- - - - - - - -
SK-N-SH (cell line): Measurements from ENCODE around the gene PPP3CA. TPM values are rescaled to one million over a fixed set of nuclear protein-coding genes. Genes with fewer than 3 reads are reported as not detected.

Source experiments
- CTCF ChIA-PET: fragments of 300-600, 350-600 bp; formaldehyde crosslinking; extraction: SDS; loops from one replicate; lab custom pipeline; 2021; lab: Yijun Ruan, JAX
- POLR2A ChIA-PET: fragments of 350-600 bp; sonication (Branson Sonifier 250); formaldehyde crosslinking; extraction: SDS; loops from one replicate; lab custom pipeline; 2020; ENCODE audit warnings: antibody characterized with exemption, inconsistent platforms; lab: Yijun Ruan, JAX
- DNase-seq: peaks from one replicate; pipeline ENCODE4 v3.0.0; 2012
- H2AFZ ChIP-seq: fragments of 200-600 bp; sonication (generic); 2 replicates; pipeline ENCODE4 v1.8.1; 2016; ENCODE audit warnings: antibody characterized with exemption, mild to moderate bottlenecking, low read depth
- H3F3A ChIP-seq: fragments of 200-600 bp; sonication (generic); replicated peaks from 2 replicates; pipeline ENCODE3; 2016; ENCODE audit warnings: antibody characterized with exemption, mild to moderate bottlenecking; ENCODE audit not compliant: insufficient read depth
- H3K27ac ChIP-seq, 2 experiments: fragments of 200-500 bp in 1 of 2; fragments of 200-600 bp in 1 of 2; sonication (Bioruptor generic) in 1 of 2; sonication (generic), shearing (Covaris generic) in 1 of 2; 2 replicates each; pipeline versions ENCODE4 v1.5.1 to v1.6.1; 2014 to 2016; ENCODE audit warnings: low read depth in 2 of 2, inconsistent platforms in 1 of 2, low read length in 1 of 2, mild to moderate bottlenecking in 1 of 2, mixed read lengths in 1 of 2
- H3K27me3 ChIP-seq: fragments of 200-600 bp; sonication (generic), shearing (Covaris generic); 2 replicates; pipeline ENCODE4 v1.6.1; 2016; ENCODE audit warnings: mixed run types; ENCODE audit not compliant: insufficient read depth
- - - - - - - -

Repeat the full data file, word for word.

SK-N-SH (cell line): Measurements from ENCODE around the gene PPP3CA. TPM values are rescaled to one million over a fixed set of nuclear protein-coding genes. Genes with fewer than 3 reads are reported as not detected.

Source experiments
- CTCF ChIA-PET: fragments of 300-600, 350-600 bp; formaldehyde crosslinking; extraction: SDS; loops from one replicate; lab custom pipeline; 2021; lab: Yijun Ruan, JAX
- POLR2A ChIA-PET: fragments of 350-600 bp; sonication (Branson Sonifier 250); formaldehyde crosslinking; extraction: SDS; loops from one replicate; lab custom pipeline; 2020; ENCODE audit warnings: antibody characterized with exemption, inconsistent platforms; lab: Yijun Ruan, JAX
- DNase-seq: peaks from one replicate; pipeline ENCODE4 v3.0.0; 2012
- H2AFZ ChIP-seq: fragments of 200-600 bp; sonication (generic); 2 replicates; pipeline ENCODE4 v1.8.1; 2016; ENCODE audit warnings: antibody characterized with exemption, mild to moderate bottlenecking, low read depth
- H3F3A ChIP-seq: fragments of 200-600 bp; sonication (generic); replicated peaks from 2 replicates; pipeline ENCODE3; 2016; ENCODE audit warnings: antibody characterized with exemption, mild to moderate bottlenecking; ENCODE audit not compliant: insufficient read depth
- H3K27ac ChIP-seq, 2 experiments: fragments of 200-500 bp in 1 of 2; fragments of 200-600 bp in 1 of 2; sonication (Bioruptor generic) in 1 of 2; sonication (generic), shearing (Covaris generic) in 1 of 2; 2 replicates each; pipeline versions ENCODE4 v1.5.1 to v1.6.1; 2014 to 2016; ENCODE audit warnings: low read depth in 2 of 2, inconsistent platforms in 1 of 2, low read length in 1 of 2, mild to moderate bottlenecking in 1 of 2, mixed read lengths in 1 of 2
- H3K27me3 ChIP-seq: fragments of 200-600 bp; sonication (generic), shearing (Covaris generic); 2 replicates; pipeline ENCODE4 v1.6.1; 2016; ENCODE audit warnings: mixed run types; ENCODE audit not compliant: insufficient read depth